Saturday, July 28, 2018

The Essex Serpent

The Essex Serpent by Sarah Perry (2016)

It's the end of the 19th century, Cora Seaborne has just been widowed, and she's never been happier. She takes her companion Martha and her son Francis to Essex to get away from it all and it is there she meets local vicar Will Ransome, with whom she becomes fast friends. This despite their very different outlooks on religion and the local fear of a deadly serpent said to be haunting the sea and causing all sorts of strange happenings. Cora is an amateur naturalist and wants to believe the fears are founded and there is an undiscovered species lurking in the waters. Will is just as convinced it's all in their heads, and they just need to strengthen their religious convictions and see that there's nothing there.

I read the first 100 pages - about a quarter of the book - and put it down in favor of something else. It didn't feel like it was going anywhere and I didn't think I'd finish it. But then I bored of the other book, and felt inclined to pick this back up again. I stayed home sick from work one day, and read the last 200 pages in one day. So I guess I liked it after all.

It was rather atmospheric, what with unexplained phenomena and a character with consumption and a missing teenage girl.  Cora's son was also very unusual - I think these days we'd say that he's on the spectrum - but in the context of this book, his behavior just added to the air of mystery. Will's daughter Joanna was a bright young girl just coming into her own and had been friendly for many years with Naomi, a fisherman's daughter. Together they played at casting spells, but Joanna was starting to outgrow this mysticism for more serious studies, creating a rift in their friendship. Then Naomi went missing.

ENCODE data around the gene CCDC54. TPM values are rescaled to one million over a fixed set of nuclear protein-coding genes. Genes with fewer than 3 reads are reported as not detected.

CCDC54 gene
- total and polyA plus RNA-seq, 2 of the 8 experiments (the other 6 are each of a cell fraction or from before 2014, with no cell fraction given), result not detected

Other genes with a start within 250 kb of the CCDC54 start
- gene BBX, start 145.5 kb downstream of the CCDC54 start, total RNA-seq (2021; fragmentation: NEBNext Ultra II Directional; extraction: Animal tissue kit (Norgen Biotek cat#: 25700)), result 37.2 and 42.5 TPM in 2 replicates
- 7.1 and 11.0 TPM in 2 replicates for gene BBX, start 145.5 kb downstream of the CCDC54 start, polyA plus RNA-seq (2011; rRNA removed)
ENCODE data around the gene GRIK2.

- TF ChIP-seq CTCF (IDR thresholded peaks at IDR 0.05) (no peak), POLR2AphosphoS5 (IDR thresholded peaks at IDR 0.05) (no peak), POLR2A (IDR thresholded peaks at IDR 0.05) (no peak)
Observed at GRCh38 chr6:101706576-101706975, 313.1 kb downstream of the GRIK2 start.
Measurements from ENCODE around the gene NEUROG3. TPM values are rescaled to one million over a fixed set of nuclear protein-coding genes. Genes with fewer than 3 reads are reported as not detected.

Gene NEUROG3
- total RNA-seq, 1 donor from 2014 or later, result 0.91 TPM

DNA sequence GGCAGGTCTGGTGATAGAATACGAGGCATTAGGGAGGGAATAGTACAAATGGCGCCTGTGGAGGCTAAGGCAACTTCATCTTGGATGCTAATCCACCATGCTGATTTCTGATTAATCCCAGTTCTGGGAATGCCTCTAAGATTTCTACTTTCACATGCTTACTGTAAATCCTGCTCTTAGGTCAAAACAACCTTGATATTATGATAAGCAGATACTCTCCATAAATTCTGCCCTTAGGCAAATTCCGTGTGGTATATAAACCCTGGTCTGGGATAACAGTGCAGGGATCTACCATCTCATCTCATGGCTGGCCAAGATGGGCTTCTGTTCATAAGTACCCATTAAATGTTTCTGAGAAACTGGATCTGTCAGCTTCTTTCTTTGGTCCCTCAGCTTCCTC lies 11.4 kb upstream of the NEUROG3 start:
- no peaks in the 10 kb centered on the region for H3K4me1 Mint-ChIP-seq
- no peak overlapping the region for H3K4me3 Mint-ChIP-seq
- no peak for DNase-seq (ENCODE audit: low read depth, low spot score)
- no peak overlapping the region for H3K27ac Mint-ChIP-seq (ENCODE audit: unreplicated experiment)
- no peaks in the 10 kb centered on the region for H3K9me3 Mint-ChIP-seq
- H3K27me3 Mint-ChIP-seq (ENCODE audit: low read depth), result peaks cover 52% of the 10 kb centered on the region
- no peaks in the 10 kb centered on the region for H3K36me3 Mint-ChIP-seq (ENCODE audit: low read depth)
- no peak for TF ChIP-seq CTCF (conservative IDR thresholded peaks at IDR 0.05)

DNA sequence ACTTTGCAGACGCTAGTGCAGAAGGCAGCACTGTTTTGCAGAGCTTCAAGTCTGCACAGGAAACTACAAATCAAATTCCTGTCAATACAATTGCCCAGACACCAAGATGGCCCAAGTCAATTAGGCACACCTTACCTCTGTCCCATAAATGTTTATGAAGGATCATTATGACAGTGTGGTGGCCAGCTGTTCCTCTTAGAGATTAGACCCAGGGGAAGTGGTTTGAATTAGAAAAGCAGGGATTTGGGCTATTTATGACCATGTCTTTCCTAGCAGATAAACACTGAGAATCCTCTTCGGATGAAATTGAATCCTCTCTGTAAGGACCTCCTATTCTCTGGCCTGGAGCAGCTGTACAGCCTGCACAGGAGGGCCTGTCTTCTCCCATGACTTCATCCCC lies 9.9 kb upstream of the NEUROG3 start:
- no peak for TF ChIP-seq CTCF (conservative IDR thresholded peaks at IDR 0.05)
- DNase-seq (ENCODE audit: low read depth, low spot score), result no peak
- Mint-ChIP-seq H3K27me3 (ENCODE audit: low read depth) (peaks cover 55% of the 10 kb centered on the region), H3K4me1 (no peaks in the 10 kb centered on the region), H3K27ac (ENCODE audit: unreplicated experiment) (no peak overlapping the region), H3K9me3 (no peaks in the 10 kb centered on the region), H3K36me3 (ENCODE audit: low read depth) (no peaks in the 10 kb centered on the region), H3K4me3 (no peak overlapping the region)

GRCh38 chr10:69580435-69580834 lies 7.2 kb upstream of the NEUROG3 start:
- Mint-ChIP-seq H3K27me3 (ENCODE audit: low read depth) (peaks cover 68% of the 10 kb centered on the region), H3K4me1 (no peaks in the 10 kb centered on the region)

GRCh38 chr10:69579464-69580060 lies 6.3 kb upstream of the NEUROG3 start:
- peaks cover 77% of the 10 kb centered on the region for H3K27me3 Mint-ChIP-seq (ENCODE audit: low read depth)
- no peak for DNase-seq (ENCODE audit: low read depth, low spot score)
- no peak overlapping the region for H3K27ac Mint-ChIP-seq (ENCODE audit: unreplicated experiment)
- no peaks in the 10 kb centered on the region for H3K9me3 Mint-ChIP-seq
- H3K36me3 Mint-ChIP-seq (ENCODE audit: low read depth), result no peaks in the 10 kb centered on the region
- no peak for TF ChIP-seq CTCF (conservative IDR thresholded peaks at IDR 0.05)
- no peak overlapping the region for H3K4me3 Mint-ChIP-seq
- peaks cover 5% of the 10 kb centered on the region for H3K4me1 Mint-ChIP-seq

Cora's friendship with Will was central, and complex. He was married and Cora loved Stella too, as did Will. But it was also clear that Cora and Will's friendship was special. Cora was also friendly with a doctor, Luke Garrett, whose feelings for her were much stronger and he was vexed at her new friendship with Will. Cora's companion Martha also seemed devoted to Cora beyond the usual way. Cora had a lot going on, and many of the people around her grew impatient with how she was handling her newfound freedom, dressing in ways unbecoming to a lady and tramping about England doing whatever she wanted. I was very happy for her. Her husband was an ass and she was finally free of him, and she wasn't about to start acting in accordance with everyone else's expectations now. Although this novel was set in the Victorian period, the characters' behavior and relationships aren't what I expected to encounter - for instance, there was some casual sex - and I found that refreshing.

This isn't a fast-moving story with a complicated plot, and I think the reason I put it aside for a while was that I wasn't in the mood for it. Which is what I suspected at the time, as I couldn't point to anything specific about I didn't like. As I said, it's atmospheric, and focused on relationships, and the writing was of a fairly literary caliber. When I began I felt like I needed to concentrate, but I think I've just read a lot of books in a row written in a much simpler style, so it was a bit of a shift. This has been on my To Read shelf on Goodreads for a while - well, it think it was the first thing I added when I started using that shelf again - and I am quite glad I finally got to it.

Sarah Perry's new novel, Melmoth, will be out in October. It takes place in Prague and involves a dark legend and a missing person and sounds like it might have a similar feel to The Essex Serpent.

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